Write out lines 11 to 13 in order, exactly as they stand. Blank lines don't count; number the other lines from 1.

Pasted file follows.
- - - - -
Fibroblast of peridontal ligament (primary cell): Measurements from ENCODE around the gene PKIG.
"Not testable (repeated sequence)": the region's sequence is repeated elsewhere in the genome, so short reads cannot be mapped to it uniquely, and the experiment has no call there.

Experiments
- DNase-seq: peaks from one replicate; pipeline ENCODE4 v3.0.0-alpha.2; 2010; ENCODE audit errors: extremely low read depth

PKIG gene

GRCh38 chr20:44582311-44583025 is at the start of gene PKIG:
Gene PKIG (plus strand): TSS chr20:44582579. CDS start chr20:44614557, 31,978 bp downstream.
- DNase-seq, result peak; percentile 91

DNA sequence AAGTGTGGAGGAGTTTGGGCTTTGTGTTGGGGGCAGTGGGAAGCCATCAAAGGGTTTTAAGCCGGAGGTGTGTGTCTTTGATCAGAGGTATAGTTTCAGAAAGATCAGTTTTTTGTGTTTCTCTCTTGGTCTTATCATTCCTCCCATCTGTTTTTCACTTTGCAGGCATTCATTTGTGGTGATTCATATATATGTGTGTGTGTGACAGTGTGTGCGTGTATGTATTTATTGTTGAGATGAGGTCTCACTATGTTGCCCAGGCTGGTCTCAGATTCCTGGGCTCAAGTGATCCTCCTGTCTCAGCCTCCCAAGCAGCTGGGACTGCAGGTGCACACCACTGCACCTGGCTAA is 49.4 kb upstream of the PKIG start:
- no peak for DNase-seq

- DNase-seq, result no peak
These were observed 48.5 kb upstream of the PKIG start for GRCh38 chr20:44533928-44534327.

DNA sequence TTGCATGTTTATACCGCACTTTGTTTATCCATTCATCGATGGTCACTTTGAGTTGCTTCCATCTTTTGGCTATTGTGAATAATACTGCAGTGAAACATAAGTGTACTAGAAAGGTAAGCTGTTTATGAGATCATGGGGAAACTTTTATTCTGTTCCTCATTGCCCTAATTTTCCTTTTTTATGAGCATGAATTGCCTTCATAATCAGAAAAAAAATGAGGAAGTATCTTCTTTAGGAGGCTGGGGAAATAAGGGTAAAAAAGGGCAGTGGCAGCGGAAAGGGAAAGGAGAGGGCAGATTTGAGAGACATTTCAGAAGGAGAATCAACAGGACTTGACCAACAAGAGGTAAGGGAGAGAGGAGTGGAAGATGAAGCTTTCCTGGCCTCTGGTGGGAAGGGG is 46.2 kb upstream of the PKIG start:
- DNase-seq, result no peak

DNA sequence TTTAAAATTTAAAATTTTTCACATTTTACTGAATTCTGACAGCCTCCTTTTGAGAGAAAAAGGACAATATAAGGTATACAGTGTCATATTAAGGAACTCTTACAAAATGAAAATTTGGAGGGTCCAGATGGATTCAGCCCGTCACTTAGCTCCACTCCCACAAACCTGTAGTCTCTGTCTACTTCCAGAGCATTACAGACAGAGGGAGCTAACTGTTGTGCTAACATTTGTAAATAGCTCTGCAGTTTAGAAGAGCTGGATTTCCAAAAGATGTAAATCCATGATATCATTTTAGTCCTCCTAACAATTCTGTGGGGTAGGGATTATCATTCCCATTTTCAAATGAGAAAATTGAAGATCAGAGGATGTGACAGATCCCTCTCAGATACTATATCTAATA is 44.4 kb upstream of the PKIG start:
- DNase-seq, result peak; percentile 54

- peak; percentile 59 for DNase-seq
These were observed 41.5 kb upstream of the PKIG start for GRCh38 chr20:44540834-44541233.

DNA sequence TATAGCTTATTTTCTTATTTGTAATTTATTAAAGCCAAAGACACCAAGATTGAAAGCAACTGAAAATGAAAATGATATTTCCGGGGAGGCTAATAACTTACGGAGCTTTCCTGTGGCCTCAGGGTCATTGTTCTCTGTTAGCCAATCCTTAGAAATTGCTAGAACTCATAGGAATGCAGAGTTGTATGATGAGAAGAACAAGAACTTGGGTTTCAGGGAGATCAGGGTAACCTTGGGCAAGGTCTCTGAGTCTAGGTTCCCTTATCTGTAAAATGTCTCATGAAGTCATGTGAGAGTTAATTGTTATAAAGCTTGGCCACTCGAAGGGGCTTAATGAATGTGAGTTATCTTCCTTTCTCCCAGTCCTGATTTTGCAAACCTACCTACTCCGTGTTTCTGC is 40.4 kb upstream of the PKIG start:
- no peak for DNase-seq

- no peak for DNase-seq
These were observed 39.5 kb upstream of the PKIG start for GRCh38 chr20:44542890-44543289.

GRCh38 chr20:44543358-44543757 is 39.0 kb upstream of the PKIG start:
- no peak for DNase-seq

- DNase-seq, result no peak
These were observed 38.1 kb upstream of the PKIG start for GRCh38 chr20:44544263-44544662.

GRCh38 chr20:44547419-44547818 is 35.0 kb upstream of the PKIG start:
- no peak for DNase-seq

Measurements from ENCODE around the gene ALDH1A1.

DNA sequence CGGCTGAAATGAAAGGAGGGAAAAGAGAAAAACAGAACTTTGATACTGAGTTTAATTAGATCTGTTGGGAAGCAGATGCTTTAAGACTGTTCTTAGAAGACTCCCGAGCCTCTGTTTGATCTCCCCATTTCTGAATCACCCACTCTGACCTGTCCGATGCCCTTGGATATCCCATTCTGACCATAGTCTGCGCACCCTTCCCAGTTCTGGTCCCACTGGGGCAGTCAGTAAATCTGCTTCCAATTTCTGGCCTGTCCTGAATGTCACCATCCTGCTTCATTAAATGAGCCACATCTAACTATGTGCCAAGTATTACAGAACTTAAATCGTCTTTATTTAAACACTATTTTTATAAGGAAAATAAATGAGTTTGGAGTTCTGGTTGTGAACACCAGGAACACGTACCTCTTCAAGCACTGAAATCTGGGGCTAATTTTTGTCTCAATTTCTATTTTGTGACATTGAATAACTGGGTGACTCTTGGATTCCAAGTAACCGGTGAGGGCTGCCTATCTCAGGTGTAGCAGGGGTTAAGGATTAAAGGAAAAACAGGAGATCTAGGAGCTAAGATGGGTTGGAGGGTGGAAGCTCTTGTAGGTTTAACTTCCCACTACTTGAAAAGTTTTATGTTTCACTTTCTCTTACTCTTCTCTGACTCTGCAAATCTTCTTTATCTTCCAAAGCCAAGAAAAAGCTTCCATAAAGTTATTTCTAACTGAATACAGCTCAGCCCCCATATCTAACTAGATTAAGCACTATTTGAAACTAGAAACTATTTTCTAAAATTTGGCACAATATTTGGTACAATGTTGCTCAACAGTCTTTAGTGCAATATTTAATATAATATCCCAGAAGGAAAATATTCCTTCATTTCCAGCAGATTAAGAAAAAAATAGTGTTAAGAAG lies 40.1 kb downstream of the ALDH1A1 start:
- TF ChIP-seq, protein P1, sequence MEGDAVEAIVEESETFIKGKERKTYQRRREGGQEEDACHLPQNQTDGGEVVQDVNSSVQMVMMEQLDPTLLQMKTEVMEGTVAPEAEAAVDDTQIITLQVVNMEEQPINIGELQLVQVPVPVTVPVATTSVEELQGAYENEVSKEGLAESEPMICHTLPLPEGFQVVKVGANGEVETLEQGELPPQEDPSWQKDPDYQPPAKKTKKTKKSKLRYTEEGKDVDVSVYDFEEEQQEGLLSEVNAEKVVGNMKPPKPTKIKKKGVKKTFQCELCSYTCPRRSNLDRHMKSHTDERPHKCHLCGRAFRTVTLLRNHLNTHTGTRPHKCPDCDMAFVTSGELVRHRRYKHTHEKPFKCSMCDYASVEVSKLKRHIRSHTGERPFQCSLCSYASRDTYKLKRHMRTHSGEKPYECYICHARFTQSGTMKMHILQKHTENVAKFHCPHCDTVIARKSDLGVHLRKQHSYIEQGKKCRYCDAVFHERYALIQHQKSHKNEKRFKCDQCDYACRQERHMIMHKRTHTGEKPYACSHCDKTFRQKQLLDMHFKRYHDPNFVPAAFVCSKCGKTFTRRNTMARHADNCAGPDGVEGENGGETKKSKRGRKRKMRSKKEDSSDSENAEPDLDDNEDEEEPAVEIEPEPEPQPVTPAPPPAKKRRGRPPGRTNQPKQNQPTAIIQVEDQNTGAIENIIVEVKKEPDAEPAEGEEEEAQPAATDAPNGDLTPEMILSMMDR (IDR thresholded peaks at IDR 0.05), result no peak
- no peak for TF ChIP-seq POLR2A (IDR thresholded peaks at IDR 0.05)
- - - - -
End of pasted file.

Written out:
- DNase-seq, result no peak
These were observed 48.5 kb upstream of the PKIG start for GRCh38 chr20:44533928-44534327.

DNA sequence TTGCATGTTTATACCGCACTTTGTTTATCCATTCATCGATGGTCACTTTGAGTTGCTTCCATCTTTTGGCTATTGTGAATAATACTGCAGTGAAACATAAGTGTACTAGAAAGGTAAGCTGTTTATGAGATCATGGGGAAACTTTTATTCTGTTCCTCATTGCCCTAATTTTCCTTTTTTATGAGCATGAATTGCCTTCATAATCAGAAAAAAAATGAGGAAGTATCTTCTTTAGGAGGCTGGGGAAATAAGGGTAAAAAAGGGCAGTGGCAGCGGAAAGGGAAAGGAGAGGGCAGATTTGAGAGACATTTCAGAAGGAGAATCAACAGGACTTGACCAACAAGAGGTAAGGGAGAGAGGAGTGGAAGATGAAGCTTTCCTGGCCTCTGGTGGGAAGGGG is 46.2 kb upstream of the PKIG start: